Some of the best-selling books over the past few decades fall under the broad topic of productivity advice.
The popularity of titles such as “Atomic Habits,” “Getting Things Done,” and “Deep Work” suggests that many people have a strong desire to figure out how to organize their lives and be productive through set daily habits.
For a long time, I was a significant consumer of this kind of reading. I lamented my own struggles with procrastination and figured the solution must exist in one of these systems. If only I followed the right steps, I could unlock my potential and multiply my output—or so I thought.
Moving Beyond the Text
The problem, of course, isn’t in the books themselves. They’re largely great volumes with plenty of actionable advice.
The real issue was that I had missed the forest for the trees. I was so focused on the specific details of how productive people organized their lives that I missed the far more important foundations that allowed them to do meaningful things.
It took me a while, but I now see that answering the following two questions is more important than any technical details about tracking, organizing, or accomplishing tasks. They are:
- What is the most important, highest-value thing I can be doing right now?
- What truly motivates me to take action instead of merely planning or talking about it?
The advice I would give to my 22-year-old self would be to forget everything else about “being productive” and just master those two questions. I would tell him that no system in the world will matter if you haven’t done the internal work to answer them.
Once I made that leap forward in my understanding, I discovered that big books with elaborate systems no longer appealed to me. In my mind, the best system for tracking habits and tasks would be one that worked for me and was as simple as possible.
I found it far more interesting to observe my friends, colleagues, and other people I knew who consistently got things done in their life.
There are some problems in life where it’s best to look to the practitioners and observe what they do, rather than the experts and their theories about why it works. And I believe this is one of them.
3 Pieces to Tracking My Habits
In that spirit, I want to share what has worked for me and why it has been effective. If you ask 10 people this question, you’ll get 10 different answers, but you will, I think, begin to calibrate around an effective approach. And more importantly, you’ll find yourself inclined toward a particular method, and hopefully, will take the time to try it out in your own life.
My habit and task-tracking system has only three components:
A calendar, a visual tracker, and a piece of paper.
For me, all three of these would be paper-based and within arms reach of my desk—and that’s coming from someone who’s generally pro-technology and spends much of my time working on a computer. Sometimes the good old paper and pencil method is the simplest of them all.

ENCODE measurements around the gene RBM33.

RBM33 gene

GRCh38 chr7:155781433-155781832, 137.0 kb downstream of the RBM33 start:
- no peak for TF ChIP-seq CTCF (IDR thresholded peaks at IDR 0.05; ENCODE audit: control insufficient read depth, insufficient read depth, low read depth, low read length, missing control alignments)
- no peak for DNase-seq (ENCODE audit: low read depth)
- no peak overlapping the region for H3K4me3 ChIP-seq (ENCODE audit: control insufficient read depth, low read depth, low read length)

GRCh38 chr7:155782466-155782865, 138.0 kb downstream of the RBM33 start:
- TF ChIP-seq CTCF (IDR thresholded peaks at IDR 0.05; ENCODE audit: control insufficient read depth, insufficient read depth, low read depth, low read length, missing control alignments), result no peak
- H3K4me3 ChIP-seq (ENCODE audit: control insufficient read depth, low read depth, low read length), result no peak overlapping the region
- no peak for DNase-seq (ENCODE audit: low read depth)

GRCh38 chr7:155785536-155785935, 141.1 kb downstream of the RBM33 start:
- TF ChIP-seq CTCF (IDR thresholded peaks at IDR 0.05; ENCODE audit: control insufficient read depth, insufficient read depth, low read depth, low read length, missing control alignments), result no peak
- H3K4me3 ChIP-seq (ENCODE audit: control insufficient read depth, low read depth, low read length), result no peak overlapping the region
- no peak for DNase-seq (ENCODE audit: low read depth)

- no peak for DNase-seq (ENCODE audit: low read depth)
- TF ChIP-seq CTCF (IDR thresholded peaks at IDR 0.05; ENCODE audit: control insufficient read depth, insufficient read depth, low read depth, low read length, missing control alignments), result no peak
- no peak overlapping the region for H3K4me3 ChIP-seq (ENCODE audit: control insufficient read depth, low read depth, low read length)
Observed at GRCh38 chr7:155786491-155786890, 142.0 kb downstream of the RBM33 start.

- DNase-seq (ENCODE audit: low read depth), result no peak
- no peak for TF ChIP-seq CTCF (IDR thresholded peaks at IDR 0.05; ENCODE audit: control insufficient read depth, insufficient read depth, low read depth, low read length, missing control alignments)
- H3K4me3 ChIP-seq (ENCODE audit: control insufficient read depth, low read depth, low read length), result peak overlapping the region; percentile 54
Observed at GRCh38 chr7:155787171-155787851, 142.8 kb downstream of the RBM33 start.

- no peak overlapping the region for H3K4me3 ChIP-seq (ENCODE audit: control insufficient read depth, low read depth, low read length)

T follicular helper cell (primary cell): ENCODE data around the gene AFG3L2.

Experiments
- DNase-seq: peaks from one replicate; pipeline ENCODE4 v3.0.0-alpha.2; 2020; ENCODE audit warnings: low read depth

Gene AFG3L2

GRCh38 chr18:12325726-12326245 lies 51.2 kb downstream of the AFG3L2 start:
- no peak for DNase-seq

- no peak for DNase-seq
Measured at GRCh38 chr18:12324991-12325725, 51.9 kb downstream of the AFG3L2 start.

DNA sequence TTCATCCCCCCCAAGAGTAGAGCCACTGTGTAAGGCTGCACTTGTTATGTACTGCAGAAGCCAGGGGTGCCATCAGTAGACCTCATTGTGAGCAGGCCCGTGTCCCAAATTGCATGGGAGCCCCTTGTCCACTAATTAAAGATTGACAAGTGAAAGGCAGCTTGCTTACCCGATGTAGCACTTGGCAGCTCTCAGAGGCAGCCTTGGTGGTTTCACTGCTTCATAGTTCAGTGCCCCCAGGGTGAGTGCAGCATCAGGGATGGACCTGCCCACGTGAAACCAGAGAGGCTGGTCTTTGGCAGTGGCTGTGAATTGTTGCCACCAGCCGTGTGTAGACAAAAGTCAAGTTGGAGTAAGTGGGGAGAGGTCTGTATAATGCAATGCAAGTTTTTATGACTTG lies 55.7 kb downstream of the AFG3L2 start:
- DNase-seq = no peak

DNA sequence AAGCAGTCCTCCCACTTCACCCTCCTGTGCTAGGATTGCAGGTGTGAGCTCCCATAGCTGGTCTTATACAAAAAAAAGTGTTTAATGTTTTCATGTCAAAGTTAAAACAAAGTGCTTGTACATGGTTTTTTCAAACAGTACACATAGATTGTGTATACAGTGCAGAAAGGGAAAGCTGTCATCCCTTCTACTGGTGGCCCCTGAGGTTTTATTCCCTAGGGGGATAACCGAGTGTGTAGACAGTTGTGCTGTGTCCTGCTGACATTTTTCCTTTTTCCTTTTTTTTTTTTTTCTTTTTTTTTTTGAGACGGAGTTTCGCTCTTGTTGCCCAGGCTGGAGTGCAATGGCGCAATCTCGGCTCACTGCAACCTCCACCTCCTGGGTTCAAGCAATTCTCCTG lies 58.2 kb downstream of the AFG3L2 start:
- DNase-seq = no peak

My calendar is the only completely digital part of my system. There are too many benefits to sharing my calendar with others and being able to access it from my phone when I’m away from the house. It’s a compromise, but it works.
Each component of my system serves a different but significant purpose.
My calendar is where anything goes that I only need to remember on a particular date. This could be meeting someone for lunch, scheduling a two-hour chunk of time to work on a specific project, or just reminding myself to check our smoke detectors once per year.
If there’s a particular habit I’m working on, such as a new exercise routine, I don’t put it on my calendar or to-do list. Instead, I use a printable visual tracker and display it prominently on my desk where I’m able to check that habit off my list as I complete it. This keeps the habit tracking from cluttering up my other systems, and it also gives the habit special prominence in my life.
Piece of Paper
For any other task that isn’t a daily habit and doesn’t need to get done by a particular date, I write it down on a piece of paper that sits on my desk. It’s as simple as that. Compared to a digital list, a piece of paper provides a spatial dimension to my organization. I remember where on the page I wrote it down and can add other elements such as bolding, circling, or underlining with ease. And when something is really important, I write it on a sticky note or index card and put it front and center.
Create the System That Works for You
Is my system perfect? Of course not. Do I make exceptions to these rules? All the time. It’s through new, improved versions that I’m able to customize the most effective system for me. As a general framework, I’ve found it to be a simple, low-hassle way to keep track of the various habits and tasks that come into my life.
Tracking your progress doesn’t have to be an intensive, complicated system in order to work. I hope this article sparks useful ideas for how you can track your own habits, but even more than that, I hope you’ll spend some time thinking about the two important questions I shared above and just get started.
Views expressed in this article are the opinions of the author and do not necessarily reflect the views of The Epoch Times. Epoch Health welcomes professional discussion and friendly debate. To submit an opinion piece, please follow these guidelines and submit through our form here.